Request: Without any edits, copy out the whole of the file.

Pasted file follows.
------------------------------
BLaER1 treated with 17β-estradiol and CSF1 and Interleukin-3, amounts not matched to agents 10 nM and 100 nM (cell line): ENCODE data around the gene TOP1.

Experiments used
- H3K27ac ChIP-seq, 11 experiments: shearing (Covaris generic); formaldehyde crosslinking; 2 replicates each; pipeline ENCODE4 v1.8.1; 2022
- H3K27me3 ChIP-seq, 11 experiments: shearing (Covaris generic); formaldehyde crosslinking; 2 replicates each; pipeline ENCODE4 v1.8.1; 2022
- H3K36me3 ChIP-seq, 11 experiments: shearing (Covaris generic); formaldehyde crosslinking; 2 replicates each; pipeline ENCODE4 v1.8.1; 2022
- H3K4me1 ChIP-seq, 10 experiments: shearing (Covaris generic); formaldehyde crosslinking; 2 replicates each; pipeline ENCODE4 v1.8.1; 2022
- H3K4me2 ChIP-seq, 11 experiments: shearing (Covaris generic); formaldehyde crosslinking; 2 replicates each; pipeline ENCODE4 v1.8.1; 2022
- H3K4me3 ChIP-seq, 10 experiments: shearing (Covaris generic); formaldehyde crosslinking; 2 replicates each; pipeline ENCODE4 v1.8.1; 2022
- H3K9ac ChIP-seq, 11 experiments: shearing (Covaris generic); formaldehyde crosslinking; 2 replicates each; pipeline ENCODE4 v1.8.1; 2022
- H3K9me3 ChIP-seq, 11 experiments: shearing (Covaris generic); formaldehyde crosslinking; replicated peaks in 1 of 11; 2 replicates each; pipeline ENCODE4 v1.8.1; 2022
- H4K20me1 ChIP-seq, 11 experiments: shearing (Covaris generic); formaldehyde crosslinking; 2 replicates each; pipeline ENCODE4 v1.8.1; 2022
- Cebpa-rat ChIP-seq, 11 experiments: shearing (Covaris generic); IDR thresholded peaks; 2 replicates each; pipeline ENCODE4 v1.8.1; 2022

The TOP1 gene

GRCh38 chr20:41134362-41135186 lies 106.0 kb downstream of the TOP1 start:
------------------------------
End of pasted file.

BLaER1 treated with 17β-estradiol and CSF1 and Interleukin-3, amounts not matched to agents 10 nM and 100 nM (cell line): ENCODE data around the gene TOP1.

Experiments used
- H3K27ac ChIP-seq, 11 experiments: shearing (Covaris generic); formaldehyde crosslinking; 2 replicates each; pipeline ENCODE4 v1.8.1; 2022
- H3K27me3 ChIP-seq, 11 experiments: shearing (Covaris generic); formaldehyde crosslinking; 2 replicates each; pipeline ENCODE4 v1.8.1; 2022
- H3K36me3 ChIP-seq, 11 experiments: shearing (Covaris generic); formaldehyde crosslinking; 2 replicates each; pipeline ENCODE4 v1.8.1; 2022
- H3K4me1 ChIP-seq, 10 experiments: shearing (Covaris generic); formaldehyde crosslinking; 2 replicates each; pipeline ENCODE4 v1.8.1; 2022
- H3K4me2 ChIP-seq, 11 experiments: shearing (Covaris generic); formaldehyde crosslinking; 2 replicates each; pipeline ENCODE4 v1.8.1; 2022
- H3K4me3 ChIP-seq, 10 experiments: shearing (Covaris generic); formaldehyde crosslinking; 2 replicates each; pipeline ENCODE4 v1.8.1; 2022
- H3K9ac ChIP-seq, 11 experiments: shearing (Covaris generic); formaldehyde crosslinking; 2 replicates each; pipeline ENCODE4 v1.8.1; 2022
- H3K9me3 ChIP-seq, 11 experiments: shearing (Covaris generic); formaldehyde crosslinking; replicated peaks in 1 of 11; 2 replicates each; pipeline ENCODE4 v1.8.1; 2022
- H4K20me1 ChIP-seq, 11 experiments: shearing (Covaris generic); formaldehyde crosslinking; 2 replicates each; pipeline ENCODE4 v1.8.1; 2022
- Cebpa-rat ChIP-seq, 11 experiments: shearing (Covaris generic); IDR thresholded peaks; 2 replicates each; pipeline ENCODE4 v1.8.1; 2022

The TOP1 gene

GRCh38 chr20:41134362-41135186 lies 106.0 kb downstream of the TOP1 start: